Less lucky was Cliff McIntosh of Morrisburg. Talk about your nightmares?a tarantula got inside his clothes and bit him several times before it was killed. He endured extreme pain and swelling and was treated by a doctor.
Ed Chase, a store clerk in Whitehall, was bitten in 1920 by a tarantula that latched on so tightly, he couldn’t shake it off. A stick was used to remove it, and a doctor later amputated the tip of Chase’s injured finger.
Sol Drutz, owner of the Star Market in Saranac Lake, was unfortunate enough to have two spider stories connected to his store within a two-year span. Employee Margaret Duquette was bitten during the first episode, requiring “extensive medical treatment” before she recovered.
Then, in 1935, according to the Lake Placid News, “A lady tarantula, dreaded spider of the tropics, chose a Saranac Lake meat market as the ideal spot to hatch her young.” It was the store-owner’s mother, Annie Drutz, who had the pleasure of discovering the intruder.
In each and every instance above involving scorpions or tarantulas, there was one consistent factor: bananas. So remember that if a problem arises, you heard it here first?eating bananas can lead to serious health issues.
Lawrence Gooley has authored 11 books and dozens of articles on the North Country’s past. He and his partner, Jill McKee, founded Bloated Toe Enterprises in 2004. Expanding their services in 2008, they have produced 24 titles to date, and are now offering web design. For information on book publishing, visit Bloated Toe Publishing.
Food for Thought, the popular lunch-and-lecture series at the Fenimore Art Museum, offers an in-depth understanding of the museum’s new exhibitions, including Tasha Tudor, G.C. Myers, and New York in the Civil War.
All Food for Thought programs are held on Wednesday from 12:30-2:30 pm at the Fenimore Art Museum. The museum offers two discounts: NYSHA members receive $5 off. Register for three or more Food for Thought programs at once, receive $2 off. September 12: In Plain Sight: Hidden Gems of Native American Open Storage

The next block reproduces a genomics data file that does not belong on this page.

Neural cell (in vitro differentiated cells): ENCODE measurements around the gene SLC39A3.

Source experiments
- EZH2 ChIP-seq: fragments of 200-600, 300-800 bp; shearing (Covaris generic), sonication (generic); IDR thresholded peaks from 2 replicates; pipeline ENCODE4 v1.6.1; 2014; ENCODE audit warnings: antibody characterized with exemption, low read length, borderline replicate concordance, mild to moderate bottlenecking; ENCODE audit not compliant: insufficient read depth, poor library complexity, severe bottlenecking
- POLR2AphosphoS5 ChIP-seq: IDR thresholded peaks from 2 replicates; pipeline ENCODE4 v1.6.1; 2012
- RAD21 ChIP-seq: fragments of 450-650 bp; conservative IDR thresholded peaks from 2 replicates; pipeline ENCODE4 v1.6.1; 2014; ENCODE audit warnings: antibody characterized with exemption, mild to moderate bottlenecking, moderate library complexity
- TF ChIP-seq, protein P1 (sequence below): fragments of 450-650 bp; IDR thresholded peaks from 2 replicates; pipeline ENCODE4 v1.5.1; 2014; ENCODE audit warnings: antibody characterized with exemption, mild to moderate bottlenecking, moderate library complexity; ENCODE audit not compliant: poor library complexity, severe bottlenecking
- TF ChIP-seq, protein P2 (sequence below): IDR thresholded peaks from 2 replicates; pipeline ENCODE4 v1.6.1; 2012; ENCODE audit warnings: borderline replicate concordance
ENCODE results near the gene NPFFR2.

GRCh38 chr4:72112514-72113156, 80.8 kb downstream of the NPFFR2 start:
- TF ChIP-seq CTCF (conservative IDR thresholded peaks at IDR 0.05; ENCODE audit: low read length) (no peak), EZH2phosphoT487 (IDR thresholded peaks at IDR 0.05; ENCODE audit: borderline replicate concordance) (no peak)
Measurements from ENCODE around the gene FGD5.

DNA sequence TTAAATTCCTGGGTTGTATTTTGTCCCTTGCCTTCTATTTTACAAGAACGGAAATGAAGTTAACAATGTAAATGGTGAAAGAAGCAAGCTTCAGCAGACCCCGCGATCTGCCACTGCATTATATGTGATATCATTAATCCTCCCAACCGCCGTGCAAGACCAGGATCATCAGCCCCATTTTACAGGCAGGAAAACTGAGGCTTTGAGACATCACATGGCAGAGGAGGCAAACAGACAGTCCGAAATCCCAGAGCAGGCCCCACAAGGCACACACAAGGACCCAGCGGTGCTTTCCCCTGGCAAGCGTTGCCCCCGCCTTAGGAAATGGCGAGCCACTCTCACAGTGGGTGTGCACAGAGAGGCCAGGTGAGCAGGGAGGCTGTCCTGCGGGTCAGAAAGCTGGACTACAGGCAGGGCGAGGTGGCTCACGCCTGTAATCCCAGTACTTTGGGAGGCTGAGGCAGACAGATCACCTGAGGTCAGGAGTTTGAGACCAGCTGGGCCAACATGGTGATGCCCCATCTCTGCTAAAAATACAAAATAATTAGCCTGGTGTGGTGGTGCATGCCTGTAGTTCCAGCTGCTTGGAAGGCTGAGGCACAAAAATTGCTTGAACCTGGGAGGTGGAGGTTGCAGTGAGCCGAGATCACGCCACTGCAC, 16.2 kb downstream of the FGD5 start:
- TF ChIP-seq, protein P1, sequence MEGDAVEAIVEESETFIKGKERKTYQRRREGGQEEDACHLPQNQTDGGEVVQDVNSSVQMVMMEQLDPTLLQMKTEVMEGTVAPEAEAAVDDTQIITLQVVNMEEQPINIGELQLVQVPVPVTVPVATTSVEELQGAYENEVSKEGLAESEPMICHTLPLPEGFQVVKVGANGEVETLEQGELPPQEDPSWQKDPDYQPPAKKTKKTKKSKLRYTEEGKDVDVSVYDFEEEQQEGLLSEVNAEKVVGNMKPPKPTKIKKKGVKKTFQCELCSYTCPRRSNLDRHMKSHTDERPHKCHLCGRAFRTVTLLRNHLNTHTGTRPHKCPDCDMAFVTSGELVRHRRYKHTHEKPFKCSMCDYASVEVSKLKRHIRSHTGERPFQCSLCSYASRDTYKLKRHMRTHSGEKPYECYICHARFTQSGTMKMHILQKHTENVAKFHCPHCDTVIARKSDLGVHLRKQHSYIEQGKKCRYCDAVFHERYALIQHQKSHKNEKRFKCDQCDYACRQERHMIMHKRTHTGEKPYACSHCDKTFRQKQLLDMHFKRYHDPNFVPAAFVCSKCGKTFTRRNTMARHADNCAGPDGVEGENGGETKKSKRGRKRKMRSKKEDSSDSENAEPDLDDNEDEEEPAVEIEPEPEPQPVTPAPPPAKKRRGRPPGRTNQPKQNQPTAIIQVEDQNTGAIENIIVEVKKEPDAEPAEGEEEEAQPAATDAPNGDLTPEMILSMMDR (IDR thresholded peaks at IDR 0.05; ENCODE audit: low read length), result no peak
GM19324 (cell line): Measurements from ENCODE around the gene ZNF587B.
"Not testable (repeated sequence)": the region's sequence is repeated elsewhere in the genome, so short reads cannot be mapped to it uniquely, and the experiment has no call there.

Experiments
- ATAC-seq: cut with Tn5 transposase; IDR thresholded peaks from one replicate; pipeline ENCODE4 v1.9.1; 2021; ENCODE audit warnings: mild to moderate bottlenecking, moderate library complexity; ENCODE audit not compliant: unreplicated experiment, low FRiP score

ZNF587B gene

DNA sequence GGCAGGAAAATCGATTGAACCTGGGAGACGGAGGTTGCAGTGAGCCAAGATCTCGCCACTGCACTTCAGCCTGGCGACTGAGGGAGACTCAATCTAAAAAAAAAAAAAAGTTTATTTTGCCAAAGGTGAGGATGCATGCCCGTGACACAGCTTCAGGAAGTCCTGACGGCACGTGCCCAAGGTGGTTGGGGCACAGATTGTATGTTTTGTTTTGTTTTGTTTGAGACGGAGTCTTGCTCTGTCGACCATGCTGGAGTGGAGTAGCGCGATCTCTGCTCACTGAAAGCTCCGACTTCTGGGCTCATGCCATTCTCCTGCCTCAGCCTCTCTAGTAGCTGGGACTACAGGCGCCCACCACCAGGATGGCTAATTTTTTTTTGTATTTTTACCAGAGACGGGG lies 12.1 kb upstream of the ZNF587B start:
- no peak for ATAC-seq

Join Eva Fognell, Thaw Collection Curator, as she offers a behind-the-scenes look at the museum’s Study Center, which houses open storage of the Thaw Collection of American Indian Art. Appreciate the extraordinary range of art produced by North America’s first artists, including ritual objects, ceremonial clothing, pottery, and basketry.
September 19: Artist and Visionary: William Matthew Prior Revealed
Learn about America’s most prominent folk artist as Paul D’Ambrosio, President and CEO, explores the William Matthew Prior exhibition (on display through December 31).
October 10: On the Home Front: New York in the Civil War
Join John Hart, Assistant Curator of Collections, as he shares Civil War artifacts from the On the Home Front exhibition. Objects tell us so much about the past and the history of those who made and used them. Learn about New York State and its place in the American Civil War through lively discussion.
October 17: Tasha Tudor Around the Year
Come for a heart-warming discussion and tour of Tasha Tudor Around the Year, an exhibition from the Norman Rockwell Museum. This exhibition illuminates beloved author and illustrator Tasha Tudor and stirs the imagination through the artist’s iconic art and greeting cards. Co-curator Jeanette Chandler Knazek reflects on the changing seasons and special celebrations as depicted by Tudor.
October 24: Oral Histories of New York’s Farm Women
Professor William Walker of the Cooperstown Graduate Program plays excerpts from oralhistory interviews with women who have lived and worked on farms in central New York State. Using recordings available on the website CGP Community Stories, Dr. Walker leads a discussion of the varied experiences of women in the agricultural heartland of the state.
November 7: Internal Landscapes: The Paintings of G.C. Myers
Guest curator Gary C. Myers joins us in a discussion and tour of his contemporary exhibition, InternalLandscapes. Learn first-hand from the artist in this amazing exhibition of paintings that provide moments of stillness and encourage reflection and a renewed sense of purpose.